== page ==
I can’t believe it’s already June! It seems like just yesterday I was fretting about packing my house and moving. Even in summers I’m not moving (if I can remember such a time), I don’t read as much because I would rather be in my gardens or enjoying the community events such as the farmer’s market. However, I’ve found some ways to fit it in.
Most of my reading is done over the lunch our at work. I can close the door and kick back with my book in one hand and sandwich in the other. Between eating and inevitably checking social media, I can polish off 50 pages or so this way. I’ve also discovered a new time I can dedicate to reading: my bus ride.
I’ve started taking the bus home from work. There’s a stop across the street from my office that leaves at 5pm sharp, and it drops off just down the block from my home. B, M, and Bowman are all there to greet me as I walk in the door at 5:20. In that short, uninterrupted ride, I can read 40-50 pages. I could read nearly an entire book per week just on my ride home!
For June, I’ve picked three books- one I’ve been meaning to read, another that was a gift, and a third I found in the depths of my long-abandoned Goodreads account. There should be some nice variety too!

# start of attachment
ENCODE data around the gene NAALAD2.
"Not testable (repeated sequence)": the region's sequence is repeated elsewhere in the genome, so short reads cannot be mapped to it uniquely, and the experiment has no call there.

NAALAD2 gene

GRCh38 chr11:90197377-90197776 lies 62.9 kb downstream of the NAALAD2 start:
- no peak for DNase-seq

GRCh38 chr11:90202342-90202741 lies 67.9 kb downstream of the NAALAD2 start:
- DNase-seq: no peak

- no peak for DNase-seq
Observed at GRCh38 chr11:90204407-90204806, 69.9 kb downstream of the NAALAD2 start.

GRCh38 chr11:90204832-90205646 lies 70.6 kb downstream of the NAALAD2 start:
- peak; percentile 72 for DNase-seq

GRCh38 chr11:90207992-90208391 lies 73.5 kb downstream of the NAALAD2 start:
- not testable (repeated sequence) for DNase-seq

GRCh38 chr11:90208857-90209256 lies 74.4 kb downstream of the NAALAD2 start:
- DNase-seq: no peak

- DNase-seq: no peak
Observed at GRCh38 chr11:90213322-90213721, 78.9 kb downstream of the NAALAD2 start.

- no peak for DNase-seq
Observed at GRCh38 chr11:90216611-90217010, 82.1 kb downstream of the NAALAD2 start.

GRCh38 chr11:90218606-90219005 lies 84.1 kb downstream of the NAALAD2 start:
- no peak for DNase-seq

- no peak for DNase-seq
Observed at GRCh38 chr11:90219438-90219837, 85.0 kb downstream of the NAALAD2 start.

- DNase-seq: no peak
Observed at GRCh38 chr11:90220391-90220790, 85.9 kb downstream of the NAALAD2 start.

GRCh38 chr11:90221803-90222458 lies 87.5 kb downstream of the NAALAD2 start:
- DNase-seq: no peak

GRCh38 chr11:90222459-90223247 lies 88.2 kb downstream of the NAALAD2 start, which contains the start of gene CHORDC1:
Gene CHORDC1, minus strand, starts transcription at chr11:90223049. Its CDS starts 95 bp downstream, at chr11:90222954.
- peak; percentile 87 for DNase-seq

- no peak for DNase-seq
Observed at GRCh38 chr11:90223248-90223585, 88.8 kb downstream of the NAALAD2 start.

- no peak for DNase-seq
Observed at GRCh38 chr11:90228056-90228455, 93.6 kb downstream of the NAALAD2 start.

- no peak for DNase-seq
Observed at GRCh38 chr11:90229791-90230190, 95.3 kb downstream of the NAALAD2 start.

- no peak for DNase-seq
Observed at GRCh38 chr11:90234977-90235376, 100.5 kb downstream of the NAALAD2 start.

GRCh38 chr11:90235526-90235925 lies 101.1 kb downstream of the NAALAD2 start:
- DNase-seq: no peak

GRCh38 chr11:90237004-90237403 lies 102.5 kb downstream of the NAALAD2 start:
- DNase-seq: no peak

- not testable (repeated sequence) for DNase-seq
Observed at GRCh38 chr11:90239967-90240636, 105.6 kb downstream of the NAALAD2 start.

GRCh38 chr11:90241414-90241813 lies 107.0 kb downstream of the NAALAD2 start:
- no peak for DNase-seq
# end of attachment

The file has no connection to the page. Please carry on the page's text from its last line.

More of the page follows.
Option B by Sheryl Sandberg
Sheryl Sandberg is a personal hero, and I’m thrilled she’s graciously and vulnerably using her own devastating tragedy to generate public awareness around grief and resilience. She perfected balancing personal anecdotes with research in Lean In, and I have high expectations for Option B.
A Thousand Splendid Suns by Khaled Hosseini
“Splendid Suns” is Hosseini’s follow up to The Kite Runner. Centered around two women in Kabul, it chronicles thirty years of Afghan history with themes of friendship, faith, and family. A colleague recently gifted me a copy, and I’m very eager to read not only for the story but to seek to understand the history and culture in Afghanistan.
The Happiness Hypothesis – Finding Modern Truth in Ancient Wisdom by Jonathan Haidt
Psychologist Jonathan Haidt researched some of life’s oldest maxims, such as the Golden Rule, and examines whether abiding by old bits of wisdom can actually enrich our lives. I found this one buried on my Goodread’s list. My guess is I found it through happiness aficionado Gretchen Rubin. I’m a little skeptical, but curious enough to read it.